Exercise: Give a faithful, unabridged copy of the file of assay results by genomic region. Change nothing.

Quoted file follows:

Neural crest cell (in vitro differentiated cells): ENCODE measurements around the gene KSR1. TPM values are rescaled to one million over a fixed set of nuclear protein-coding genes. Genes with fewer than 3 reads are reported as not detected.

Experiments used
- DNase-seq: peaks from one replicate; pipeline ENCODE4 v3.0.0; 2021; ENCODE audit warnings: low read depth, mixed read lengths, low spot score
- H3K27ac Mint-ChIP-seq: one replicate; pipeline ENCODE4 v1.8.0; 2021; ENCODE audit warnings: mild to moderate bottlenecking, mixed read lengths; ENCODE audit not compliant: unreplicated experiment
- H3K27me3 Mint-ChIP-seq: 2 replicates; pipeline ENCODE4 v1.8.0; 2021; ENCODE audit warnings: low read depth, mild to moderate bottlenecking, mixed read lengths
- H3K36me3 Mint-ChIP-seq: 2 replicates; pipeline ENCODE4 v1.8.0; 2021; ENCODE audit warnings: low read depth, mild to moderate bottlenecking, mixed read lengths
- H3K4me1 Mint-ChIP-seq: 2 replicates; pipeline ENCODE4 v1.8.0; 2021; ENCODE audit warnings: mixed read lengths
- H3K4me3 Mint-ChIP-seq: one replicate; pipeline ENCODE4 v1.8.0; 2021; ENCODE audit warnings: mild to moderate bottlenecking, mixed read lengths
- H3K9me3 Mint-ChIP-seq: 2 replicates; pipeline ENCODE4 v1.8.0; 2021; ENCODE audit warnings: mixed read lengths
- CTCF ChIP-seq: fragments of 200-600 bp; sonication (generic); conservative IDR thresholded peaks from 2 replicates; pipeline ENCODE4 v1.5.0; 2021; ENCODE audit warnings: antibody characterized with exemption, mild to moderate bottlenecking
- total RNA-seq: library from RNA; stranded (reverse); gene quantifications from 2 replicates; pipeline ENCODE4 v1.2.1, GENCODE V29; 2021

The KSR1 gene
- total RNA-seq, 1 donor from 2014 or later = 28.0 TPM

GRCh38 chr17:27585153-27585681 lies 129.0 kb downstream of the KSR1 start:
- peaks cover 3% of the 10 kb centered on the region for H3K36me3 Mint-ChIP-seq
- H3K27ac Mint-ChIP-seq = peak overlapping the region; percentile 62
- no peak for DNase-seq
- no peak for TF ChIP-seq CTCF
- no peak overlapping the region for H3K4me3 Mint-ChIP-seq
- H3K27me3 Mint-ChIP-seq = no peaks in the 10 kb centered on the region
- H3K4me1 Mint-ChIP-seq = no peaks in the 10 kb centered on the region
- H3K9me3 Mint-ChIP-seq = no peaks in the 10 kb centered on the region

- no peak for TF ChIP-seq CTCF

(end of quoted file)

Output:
Neural crest cell (in vitro differentiated cells): ENCODE measurements around the gene KSR1. TPM values are rescaled to one million over a fixed set of nuclear protein-coding genes. Genes with fewer than 3 reads are reported as not detected.

Experiments used
- DNase-seq: peaks from one replicate; pipeline ENCODE4 v3.0.0; 2021; ENCODE audit warnings: low read depth, mixed read lengths, low spot score
- H3K27ac Mint-ChIP-seq: one replicate; pipeline ENCODE4 v1.8.0; 2021; ENCODE audit warnings: mild to moderate bottlenecking, mixed read lengths; ENCODE audit not compliant: unreplicated experiment
- H3K27me3 Mint-ChIP-seq: 2 replicates; pipeline ENCODE4 v1.8.0; 2021; ENCODE audit warnings: low read depth, mild to moderate bottlenecking, mixed read lengths
- H3K36me3 Mint-ChIP-seq: 2 replicates; pipeline ENCODE4 v1.8.0; 2021; ENCODE audit warnings: low read depth, mild to moderate bottlenecking, mixed read lengths
- H3K4me1 Mint-ChIP-seq: 2 replicates; pipeline ENCODE4 v1.8.0; 2021; ENCODE audit warnings: mixed read lengths
- H3K4me3 Mint-ChIP-seq: one replicate; pipeline ENCODE4 v1.8.0; 2021; ENCODE audit warnings: mild to moderate bottlenecking, mixed read lengths
- H3K9me3 Mint-ChIP-seq: 2 replicates; pipeline ENCODE4 v1.8.0; 2021; ENCODE audit warnings: mixed read lengths
- CTCF ChIP-seq: fragments of 200-600 bp; sonication (generic); conservative IDR thresholded peaks from 2 replicates; pipeline ENCODE4 v1.5.0; 2021; ENCODE audit warnings: antibody characterized with exemption, mild to moderate bottlenecking
- total RNA-seq: library from RNA; stranded (reverse); gene quantifications from 2 replicates; pipeline ENCODE4 v1.2.1, GENCODE V29; 2021

The KSR1 gene
- total RNA-seq, 1 donor from 2014 or later = 28.0 TPM

GRCh38 chr17:27585153-27585681 lies 129.0 kb downstream of the KSR1 start:
- peaks cover 3% of the 10 kb centered on the region for H3K36me3 Mint-ChIP-seq
- H3K27ac Mint-ChIP-seq = peak overlapping the region; percentile 62
- no peak for DNase-seq
- no peak for TF ChIP-seq CTCF
- no peak overlapping the region for H3K4me3 Mint-ChIP-seq
- H3K27me3 Mint-ChIP-seq = no peaks in the 10 kb centered on the region
- H3K4me1 Mint-ChIP-seq = no peaks in the 10 kb centered on the region
- H3K9me3 Mint-ChIP-seq = no peaks in the 10 kb centered on the region

- no peak for TF ChIP-seq CTCF